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This article was published 25/2/2016 (1626 days ago), so information in it may no longer be current.
The four lowest-paid teachers’ bargaining units in Manitoba are among the final holdouts as the public education system locks in four-year deals before the provincial election.
So far, 30 teachers’ associations and school boards have deals or tentative agreements awaiting ratification for identical financial terms.
The school divisions say they won’t bargain through the media, but the Manitoba Teachers’ Society acknowledged the autonomous bargaining units may be trying to make up ground.
"It could very well be they want more money than other divisions," MTS president Norm Gould said in an interview. "I don’t know exactly what the circumstances are — it’s autonomous bargaining."
While the local unions have been taking identical percentage increases in this round of contracts and had done so in the deals that expired June 30, 2015, Gould pointed out each bargaining unit independently seeks improvements in working conditions that matter to its members, such as preparation time or personal days off.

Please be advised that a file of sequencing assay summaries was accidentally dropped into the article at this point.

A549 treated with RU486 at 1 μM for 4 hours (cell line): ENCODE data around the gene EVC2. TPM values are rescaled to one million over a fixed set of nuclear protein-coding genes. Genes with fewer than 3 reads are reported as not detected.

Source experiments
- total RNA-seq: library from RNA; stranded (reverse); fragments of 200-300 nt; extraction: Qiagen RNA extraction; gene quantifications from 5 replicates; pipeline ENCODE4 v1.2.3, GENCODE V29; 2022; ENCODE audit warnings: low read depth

Seven school divisions have yet to strike a deal. Among them are the four lowest-paid: Swan Valley, Turtle River, Western and Beautiful Plains.
None of the divisions would comment on what’s on the table from either side.
"For whatever reason, our negotiation process was delayed until just recently. We are currently working through the process with our teachers," said Swan Valley school board chairman Bill Schaffer.
"Out of respect for the process, we are not able to comment on teacher bargaining at this time," Western superintendent Stephen Ross said from Morden.
Beautiful Plains superintendent Jason Young said from Neepawa the division and teachers are close to an agreement that could become public next month.
"We have an agreement in committee that requires membership ratification by both parties. We will not speak until both parties have ratified. (It) should be ratified second week of March," Young said by email.
McCreary-based Turtle River has not responded to Free Press interview requests for several years.
So far, 30 divisions have settled for two per cent wage increases taking effect in September of 2015, 2016 and 2017. And 27 of those divisions have agreed on a fourth year, calling for a 1.5 per cent raise Jan. 1, 2018, and another 1.5 per cent June 30, 2018, for an overall compounded increase of 9.03 per cent.
— Nick Martin
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